Research in the McCamant lab focuses on ultrafast structural dynamics in photochemistry and photobiology, and thereby illuminates how excited state structure is related to photochemical function. The innovative approach of this work lies in the application of ultrafast transient absorption, ultrafast Raman spectroscopy , steady-state methods and computational chemistry to these photochemical problems. By combining ultrafast electronic and vibrational spectroscopy, this research obtains a detailed picture of how molecular structure evolves during photochemical events and how energy flows between coupled molecular vibrations. Because vibrational spectra can be directly mapped to molecular structure, ultrafast time-resolved Raman can establish the excited-state structures that drive photochemistry and photobiology.
This project involves making and characterizing components in solar hydrogen generating systems. As a laser lab, we can measure the ultrafast rates that affect system performance, providing intuition for optimizing efficiencies via synthetic modifications.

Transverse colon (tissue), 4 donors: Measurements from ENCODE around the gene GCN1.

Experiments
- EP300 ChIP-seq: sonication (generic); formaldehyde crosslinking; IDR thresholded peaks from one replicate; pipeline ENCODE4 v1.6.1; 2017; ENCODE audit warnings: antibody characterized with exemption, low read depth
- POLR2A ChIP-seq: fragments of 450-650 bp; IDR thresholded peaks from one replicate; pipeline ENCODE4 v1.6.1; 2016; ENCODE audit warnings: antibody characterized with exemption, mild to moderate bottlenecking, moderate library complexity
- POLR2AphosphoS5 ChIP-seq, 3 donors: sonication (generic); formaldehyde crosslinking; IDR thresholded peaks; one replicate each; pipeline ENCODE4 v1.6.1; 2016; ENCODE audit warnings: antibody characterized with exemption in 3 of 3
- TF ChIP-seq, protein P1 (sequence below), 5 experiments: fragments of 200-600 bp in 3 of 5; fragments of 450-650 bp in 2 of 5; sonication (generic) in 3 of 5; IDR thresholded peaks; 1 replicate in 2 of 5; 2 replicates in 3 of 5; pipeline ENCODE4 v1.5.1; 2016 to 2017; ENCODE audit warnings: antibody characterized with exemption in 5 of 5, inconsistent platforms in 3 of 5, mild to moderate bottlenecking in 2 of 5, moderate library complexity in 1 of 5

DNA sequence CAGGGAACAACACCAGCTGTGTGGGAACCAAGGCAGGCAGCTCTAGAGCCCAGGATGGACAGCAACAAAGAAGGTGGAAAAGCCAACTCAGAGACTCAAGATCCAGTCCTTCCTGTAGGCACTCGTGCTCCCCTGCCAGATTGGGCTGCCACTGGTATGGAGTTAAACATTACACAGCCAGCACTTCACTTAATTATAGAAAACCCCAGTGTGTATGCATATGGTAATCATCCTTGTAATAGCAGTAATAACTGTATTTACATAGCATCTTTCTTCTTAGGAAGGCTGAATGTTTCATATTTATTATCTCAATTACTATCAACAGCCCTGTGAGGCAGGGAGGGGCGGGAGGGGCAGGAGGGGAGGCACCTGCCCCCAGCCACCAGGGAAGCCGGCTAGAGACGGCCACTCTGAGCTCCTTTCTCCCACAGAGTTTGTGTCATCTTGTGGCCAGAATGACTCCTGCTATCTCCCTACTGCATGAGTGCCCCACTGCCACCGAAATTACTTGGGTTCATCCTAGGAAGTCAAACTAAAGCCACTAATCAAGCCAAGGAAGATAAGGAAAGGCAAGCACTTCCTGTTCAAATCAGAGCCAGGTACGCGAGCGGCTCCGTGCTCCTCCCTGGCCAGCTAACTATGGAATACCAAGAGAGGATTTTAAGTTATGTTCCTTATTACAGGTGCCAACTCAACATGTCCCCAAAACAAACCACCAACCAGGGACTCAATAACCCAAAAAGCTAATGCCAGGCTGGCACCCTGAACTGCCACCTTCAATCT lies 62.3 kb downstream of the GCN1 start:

Absorption of ultraviolet (UV) light by the nucleic acids in DNA is one of the most important photo-activated processes that directly affects human health. Time-resolved electronic absorption and fluorescence measurements have established the ultrafast time-scale of excited state relaxation in the nucleic acid bases and several oligomers, but lack structural specificity. The mechanism of the extremely fast nonradiative decay of photoexcited nucleic acids is of interest because of its obvious relevance to the photo damage of DNA by UV light.
The goal of this project is to observe vibrational coupling between the various vibrational modes of molecules in solution in order to determine the fundamental vibrational anharmonicities that drive vibrational relaxation. To do so, a Raman technique called 2D Femtosecond Stimulated Raman Spectroscopy (2D-FSRS) is being developed.